While I applaud the Senators' efforts to assist in securing cyberspace, historical efforts to legislate cyber-security have not proven effective. (that was tough to say with a straight face) To wit, examine the Government's own record: Currently all federal agencies are required to follow strict guidelines/policy, yet the average info-security grade given by OMB, for FY2007 was a C-. How far would you get in life if your average grade was a C-? I'd guess the average Slashdotter had better than a 1.7 avera

  • Most of what everyone is going on is speculation. We don't have the bills to read so we don't know. It could simply be limited to private companies that provide electricity and power for all we know, or any public infrastructure-based system.

    Just calm down, wait until the bills are even introduced, read it, pick it apart, contact your Senator and express your dismay over the project.
    • by shentino (1139071)

      I doubt special interest groups would let it rest.

      Besides, we at /. know that Microsuck can't make a decent secure product. Why should using them even be an option? Let alone mandated by a team of techies that were probably cherry picked by MS friendlies in the first place?

  • And what is this stuff about "water"?

    Sorry, but the States own the waterways.
  • My chief worry is actually not so much about "increased powers" - I suspect they can already do most of this in one way or another. But centralising things means that an attacker only needs to find one weakness, so to speak, and then they would be able to wreak havoc on a grand scale.

  • Right after the conficker worm hits everybody hard, we finally get someone with brains doling out a new regulation that makes companies responsible for their work environment, even on the PC.
    Awesome, I hope they come out with proper fines and hierarchy of payment levels.

    Now if they could do this with recycling, it would be really great.

  • Had a discussion with one of my security guys and he had a very insightful point. Security is the best when there is a disparate security apparatus, where I might use X, Y, and Z vendors for my security solution and my competitor uses A, B, and C. This creates complexity for malicious hackers due to complexity created by this disparity. By mandating standards, the Government creates a target that security vendors have to reach and have no incentive to go beyond that standard. This might create an unintende

  • Obviously, the "enlightened self-interest" of companies doesn't work, given the constant reports of breakins.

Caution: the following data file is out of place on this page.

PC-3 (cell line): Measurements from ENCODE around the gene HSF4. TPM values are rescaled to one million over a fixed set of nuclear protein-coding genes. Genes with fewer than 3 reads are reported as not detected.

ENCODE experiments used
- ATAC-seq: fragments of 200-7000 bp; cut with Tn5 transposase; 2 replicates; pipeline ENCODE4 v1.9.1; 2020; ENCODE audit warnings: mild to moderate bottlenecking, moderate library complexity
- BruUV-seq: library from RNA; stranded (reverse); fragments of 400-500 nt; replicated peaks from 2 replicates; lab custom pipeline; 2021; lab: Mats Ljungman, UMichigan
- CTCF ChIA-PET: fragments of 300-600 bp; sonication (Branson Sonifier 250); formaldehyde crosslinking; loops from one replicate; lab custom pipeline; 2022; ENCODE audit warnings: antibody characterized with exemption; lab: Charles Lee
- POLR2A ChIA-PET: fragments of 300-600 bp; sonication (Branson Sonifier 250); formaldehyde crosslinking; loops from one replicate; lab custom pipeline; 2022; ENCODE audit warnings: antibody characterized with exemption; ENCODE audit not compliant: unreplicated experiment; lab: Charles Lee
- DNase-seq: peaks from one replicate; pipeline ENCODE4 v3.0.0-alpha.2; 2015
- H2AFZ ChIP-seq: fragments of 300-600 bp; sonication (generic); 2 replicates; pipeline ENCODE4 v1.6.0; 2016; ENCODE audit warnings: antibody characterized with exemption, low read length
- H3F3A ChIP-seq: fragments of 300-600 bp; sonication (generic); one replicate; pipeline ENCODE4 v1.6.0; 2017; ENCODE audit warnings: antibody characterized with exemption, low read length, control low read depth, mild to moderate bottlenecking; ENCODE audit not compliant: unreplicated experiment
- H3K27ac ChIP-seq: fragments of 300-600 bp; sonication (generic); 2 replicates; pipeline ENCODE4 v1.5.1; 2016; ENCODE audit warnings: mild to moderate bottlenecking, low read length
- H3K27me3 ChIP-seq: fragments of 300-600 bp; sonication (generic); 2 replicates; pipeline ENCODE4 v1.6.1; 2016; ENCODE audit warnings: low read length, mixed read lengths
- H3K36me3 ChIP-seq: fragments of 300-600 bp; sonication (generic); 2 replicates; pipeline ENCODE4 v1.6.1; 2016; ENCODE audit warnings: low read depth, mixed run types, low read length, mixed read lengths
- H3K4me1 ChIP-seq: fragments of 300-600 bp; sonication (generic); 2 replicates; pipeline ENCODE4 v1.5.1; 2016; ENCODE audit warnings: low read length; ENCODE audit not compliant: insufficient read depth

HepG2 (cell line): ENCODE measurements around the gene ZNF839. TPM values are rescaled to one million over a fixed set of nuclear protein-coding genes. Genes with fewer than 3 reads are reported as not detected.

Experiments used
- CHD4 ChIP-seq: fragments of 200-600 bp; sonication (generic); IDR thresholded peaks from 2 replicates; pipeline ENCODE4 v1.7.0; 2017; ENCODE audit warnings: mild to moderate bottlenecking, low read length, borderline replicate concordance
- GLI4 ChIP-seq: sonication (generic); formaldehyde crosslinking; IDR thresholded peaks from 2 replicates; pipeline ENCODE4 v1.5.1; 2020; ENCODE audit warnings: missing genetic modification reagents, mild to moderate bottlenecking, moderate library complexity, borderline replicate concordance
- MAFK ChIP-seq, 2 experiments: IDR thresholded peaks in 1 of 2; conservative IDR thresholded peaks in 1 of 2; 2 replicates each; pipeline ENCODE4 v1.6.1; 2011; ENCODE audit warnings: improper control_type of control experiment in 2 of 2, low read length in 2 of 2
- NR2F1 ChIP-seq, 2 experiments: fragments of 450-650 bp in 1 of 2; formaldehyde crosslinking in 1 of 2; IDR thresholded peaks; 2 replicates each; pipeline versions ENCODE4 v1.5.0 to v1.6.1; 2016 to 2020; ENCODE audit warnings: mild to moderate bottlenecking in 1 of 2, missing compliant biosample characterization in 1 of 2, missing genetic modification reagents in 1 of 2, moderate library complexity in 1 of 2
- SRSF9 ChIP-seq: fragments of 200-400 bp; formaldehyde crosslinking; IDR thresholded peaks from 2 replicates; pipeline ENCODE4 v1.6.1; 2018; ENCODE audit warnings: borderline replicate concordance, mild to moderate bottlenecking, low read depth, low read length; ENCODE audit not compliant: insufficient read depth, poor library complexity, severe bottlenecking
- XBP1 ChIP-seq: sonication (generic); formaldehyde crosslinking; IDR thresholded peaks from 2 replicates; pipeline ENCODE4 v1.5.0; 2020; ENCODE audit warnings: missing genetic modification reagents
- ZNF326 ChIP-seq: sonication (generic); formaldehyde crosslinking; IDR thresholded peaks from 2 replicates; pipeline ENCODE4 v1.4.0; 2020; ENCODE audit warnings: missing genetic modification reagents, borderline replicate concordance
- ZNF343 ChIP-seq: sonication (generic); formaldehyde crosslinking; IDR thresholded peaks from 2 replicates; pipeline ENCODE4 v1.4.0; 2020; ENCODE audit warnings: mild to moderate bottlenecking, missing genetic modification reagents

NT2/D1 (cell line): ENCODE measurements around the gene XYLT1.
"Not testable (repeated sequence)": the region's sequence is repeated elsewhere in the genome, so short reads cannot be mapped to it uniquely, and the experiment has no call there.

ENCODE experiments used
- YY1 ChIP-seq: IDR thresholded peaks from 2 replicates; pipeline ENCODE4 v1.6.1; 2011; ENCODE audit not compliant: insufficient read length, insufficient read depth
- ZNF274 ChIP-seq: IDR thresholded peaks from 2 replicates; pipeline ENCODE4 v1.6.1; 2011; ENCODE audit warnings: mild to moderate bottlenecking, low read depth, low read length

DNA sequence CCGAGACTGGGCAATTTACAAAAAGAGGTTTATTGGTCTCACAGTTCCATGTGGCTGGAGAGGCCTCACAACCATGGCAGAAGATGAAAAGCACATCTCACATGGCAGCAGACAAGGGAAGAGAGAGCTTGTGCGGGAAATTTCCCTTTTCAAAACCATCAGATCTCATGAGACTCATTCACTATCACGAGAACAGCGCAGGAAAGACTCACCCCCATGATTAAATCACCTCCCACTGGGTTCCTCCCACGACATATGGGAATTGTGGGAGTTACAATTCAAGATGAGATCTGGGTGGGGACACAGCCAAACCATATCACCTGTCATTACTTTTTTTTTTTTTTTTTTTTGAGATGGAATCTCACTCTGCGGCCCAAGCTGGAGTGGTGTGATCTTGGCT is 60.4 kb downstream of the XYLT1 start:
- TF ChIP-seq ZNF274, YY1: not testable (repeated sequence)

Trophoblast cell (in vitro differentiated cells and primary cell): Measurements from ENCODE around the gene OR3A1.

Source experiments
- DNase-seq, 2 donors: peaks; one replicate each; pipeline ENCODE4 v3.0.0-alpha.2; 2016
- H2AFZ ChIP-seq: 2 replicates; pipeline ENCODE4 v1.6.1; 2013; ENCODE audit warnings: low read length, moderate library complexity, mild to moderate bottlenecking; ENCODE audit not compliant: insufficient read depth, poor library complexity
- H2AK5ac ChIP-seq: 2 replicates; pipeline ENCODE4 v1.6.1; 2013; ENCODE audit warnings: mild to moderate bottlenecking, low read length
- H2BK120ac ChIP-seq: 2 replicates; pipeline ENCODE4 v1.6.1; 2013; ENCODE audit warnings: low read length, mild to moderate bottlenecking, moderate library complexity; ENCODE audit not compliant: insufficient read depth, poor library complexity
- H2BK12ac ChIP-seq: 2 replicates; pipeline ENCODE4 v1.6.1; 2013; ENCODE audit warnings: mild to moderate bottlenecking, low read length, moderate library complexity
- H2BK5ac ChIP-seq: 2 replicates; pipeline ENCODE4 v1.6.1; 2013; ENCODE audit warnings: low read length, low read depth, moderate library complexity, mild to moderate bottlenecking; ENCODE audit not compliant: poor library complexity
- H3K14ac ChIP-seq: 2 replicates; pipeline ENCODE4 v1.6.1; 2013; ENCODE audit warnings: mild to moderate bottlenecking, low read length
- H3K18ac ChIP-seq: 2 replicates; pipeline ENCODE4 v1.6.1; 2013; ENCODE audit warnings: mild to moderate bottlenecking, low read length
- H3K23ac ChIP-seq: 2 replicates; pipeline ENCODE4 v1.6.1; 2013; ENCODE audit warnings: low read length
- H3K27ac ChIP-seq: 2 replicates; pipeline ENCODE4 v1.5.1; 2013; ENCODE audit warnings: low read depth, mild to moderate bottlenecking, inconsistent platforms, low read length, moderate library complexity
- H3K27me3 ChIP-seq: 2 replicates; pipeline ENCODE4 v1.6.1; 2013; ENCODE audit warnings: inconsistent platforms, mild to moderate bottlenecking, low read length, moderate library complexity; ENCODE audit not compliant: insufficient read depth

And for those who don't realize (like Jane Q. Public), utilities like the electric grid, and municipal water and gas supplies, are computer controlled (no! duh!), and in some cases, Dilbert managers have had the controls made accessible via the 'Net, rather than an air gap between their control systems and the 'Net.

    A year or two ago, over in the UK, there was a train accident - don't remember if it w

    • by Python (1141)

      So, yeah, it *is* what we need.

      "It" is the problem. The federal government is not qualified to set the standards or manage them. For example, look at FISMA - an unmitigated FAILURE in security. Its an excercise in building paper forts around computers and networks - and this is the BEST the federal government can do.

      The federal government can not provide IT, the problem is one of design. Systems are not designed for the threats they face, and the federal government is worse than ill-equiped to lead that effort - its not only part o

    • by BeanThere (28381)

      The benefits don't outweigh the negatives, and the potential for abuse is too high. You seem to think a system needs to work 100% or it's not working. Nonsense, we can certainly tolerate the odd incident here and there, like we do with everything else in life. The idea of Windows computers controlling things like the electricity grid and nuclear power stations sounds scary to me too, but if it was really such a problem as to warrant this kind of intervention, there would be incidents all the time. Things ar

  • In finance, companies routinely send questionnaires to each other to ascertain whether security standards are being enforced. The problem is, the questions are often disconnected from the actual tasks and practices - one-size-fits all queries. Since the questions are generally more-than-half bullshit, you can imagine how the answers come out. The buzzword compliance ratio runs high. Measures that promote or enforce actual security - not so much.

    Having more law from the government for this will accomplish on